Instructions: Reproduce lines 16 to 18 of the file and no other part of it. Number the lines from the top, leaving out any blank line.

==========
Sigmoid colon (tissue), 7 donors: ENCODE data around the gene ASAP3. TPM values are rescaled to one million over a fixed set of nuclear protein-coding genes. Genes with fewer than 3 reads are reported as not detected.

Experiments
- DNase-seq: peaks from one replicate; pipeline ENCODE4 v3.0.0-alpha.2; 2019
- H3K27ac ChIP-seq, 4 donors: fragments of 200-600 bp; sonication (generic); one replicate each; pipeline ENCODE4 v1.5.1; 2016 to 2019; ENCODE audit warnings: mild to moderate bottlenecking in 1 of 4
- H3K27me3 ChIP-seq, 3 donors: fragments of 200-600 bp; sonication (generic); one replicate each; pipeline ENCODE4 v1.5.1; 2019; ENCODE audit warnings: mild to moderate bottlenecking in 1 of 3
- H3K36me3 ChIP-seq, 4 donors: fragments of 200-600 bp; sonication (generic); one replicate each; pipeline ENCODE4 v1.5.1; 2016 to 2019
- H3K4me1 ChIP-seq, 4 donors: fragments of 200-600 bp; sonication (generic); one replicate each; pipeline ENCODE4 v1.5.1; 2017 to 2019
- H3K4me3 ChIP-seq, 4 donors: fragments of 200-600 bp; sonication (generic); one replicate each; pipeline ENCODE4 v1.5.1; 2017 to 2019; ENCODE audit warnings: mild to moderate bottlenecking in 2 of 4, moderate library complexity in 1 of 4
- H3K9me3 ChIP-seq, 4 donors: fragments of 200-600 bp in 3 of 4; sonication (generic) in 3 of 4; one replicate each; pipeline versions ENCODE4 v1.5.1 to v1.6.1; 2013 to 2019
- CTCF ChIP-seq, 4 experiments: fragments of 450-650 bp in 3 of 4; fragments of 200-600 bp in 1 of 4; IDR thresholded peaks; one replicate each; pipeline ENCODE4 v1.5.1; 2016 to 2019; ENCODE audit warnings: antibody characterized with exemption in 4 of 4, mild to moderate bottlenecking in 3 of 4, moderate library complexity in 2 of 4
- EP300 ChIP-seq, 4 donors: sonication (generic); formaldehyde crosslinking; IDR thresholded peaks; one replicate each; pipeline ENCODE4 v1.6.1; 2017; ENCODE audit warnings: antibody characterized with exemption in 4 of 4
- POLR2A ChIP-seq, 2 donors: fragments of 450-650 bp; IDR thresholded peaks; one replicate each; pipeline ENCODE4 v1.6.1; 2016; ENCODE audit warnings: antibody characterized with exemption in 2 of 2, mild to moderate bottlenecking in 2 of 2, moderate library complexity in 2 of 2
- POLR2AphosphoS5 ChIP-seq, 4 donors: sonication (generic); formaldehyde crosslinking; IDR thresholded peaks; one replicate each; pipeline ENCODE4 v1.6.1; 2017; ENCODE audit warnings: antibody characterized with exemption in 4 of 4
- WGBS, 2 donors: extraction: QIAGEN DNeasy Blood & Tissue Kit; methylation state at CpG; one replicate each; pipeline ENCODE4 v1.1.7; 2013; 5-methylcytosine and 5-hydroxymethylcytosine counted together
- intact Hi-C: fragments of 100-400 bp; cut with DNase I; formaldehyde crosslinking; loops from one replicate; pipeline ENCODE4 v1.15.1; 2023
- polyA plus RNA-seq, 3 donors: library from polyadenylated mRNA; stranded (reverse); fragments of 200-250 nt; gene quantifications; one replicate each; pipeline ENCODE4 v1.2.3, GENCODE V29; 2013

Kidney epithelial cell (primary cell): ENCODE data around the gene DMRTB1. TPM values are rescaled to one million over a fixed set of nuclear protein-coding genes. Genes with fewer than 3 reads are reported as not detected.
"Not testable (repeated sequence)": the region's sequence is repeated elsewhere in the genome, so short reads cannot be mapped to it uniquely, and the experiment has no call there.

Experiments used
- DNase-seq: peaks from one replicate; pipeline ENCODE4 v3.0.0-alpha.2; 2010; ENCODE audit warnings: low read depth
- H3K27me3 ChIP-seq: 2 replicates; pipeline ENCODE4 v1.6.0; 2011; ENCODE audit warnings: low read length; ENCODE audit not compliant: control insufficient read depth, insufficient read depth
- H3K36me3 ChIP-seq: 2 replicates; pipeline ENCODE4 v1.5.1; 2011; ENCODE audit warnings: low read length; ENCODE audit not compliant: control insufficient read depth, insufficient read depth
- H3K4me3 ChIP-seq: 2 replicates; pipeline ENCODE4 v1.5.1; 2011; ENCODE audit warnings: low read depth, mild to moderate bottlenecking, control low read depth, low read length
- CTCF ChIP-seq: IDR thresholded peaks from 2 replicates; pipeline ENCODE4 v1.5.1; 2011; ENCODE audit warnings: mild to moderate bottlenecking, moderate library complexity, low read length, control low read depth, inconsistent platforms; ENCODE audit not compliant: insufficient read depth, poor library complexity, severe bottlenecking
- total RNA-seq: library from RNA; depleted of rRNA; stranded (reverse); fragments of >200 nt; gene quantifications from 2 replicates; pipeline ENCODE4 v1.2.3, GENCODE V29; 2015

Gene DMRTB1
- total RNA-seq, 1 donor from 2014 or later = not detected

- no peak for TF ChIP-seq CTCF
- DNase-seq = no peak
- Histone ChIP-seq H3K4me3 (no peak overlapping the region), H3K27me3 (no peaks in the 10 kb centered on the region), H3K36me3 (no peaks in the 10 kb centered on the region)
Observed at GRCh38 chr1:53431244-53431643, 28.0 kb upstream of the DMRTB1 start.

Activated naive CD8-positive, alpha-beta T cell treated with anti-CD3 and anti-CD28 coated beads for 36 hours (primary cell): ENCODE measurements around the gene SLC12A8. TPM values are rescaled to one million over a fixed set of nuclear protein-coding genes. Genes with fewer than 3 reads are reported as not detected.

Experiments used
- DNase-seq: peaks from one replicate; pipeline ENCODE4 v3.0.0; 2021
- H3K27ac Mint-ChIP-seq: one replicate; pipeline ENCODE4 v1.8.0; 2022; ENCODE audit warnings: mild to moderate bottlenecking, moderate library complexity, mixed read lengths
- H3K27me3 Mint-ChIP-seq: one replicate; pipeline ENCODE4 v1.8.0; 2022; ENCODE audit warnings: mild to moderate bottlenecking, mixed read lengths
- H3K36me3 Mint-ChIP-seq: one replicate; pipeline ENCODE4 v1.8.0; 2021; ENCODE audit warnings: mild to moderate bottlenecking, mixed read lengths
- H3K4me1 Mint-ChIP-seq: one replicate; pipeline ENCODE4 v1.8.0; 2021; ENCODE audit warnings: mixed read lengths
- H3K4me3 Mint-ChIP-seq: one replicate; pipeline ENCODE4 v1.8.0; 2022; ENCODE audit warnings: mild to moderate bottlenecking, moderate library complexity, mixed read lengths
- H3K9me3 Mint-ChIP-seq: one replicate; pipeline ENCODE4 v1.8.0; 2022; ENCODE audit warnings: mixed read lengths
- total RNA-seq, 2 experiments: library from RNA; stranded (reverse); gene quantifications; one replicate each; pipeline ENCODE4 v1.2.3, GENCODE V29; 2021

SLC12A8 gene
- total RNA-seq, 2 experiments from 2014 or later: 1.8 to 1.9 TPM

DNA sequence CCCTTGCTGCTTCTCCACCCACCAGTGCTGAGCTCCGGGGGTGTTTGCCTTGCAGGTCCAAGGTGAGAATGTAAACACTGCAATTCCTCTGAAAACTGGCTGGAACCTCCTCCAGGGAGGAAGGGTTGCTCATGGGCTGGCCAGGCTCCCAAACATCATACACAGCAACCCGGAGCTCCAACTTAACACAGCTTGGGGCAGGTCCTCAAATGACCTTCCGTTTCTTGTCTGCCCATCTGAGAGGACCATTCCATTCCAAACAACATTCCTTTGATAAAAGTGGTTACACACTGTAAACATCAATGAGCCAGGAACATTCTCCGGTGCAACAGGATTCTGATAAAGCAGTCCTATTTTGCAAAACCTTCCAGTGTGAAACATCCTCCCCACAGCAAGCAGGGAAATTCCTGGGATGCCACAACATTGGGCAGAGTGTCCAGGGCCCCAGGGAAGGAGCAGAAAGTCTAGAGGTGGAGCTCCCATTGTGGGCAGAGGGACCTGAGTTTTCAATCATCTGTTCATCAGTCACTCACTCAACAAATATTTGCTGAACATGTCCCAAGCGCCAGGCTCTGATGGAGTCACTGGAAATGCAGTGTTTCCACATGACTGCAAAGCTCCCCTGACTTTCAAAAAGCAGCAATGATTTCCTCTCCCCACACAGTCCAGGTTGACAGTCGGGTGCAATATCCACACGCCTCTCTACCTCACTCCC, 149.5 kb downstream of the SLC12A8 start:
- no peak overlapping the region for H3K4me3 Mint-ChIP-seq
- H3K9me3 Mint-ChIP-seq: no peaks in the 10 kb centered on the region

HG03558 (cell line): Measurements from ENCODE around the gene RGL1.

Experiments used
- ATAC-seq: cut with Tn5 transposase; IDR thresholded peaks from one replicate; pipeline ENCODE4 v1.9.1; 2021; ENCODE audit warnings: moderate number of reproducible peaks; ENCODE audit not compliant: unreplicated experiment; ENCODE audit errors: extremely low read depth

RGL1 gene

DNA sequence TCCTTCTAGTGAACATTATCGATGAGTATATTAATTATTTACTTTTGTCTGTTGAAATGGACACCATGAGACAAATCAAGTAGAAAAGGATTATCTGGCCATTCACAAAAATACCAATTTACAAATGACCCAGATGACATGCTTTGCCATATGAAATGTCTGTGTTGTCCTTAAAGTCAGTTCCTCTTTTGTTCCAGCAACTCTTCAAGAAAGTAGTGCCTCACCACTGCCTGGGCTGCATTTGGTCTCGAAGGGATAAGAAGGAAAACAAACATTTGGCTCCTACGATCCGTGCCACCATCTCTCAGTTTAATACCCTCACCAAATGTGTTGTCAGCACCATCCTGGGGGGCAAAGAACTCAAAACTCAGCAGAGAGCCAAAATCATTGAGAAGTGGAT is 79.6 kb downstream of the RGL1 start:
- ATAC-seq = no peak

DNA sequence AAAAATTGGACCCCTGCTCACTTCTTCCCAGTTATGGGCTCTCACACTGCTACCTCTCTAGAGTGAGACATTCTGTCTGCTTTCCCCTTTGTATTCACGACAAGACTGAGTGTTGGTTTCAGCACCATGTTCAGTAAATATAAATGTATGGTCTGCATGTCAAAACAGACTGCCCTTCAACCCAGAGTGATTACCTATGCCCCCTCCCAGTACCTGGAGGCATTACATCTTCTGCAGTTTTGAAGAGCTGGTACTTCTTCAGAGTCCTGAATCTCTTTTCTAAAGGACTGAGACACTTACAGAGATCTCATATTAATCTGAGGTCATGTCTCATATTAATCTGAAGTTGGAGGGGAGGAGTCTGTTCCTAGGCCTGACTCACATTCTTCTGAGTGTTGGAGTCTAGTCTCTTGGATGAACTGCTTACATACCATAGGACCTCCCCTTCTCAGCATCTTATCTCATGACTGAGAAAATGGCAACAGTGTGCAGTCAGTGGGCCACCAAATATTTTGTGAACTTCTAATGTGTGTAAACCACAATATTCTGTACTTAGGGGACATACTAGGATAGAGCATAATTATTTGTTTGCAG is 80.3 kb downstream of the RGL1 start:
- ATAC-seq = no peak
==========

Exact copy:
- polyA plus RNA-seq, 3 donors: library from polyadenylated mRNA; stranded (reverse); fragments of 200-250 nt; gene quantifications; one replicate each; pipeline ENCODE4 v1.2.3, GENCODE V29; 2013

Kidney epithelial cell (primary cell): ENCODE data around the gene DMRTB1. TPM values are rescaled to one million over a fixed set of nuclear protein-coding genes. Genes with fewer than 3 reads are reported as not detected.
"Not testable (repeated sequence)": the region's sequence is repeated elsewhere in the genome, so short reads cannot be mapped to it uniquely, and the experiment has no call there.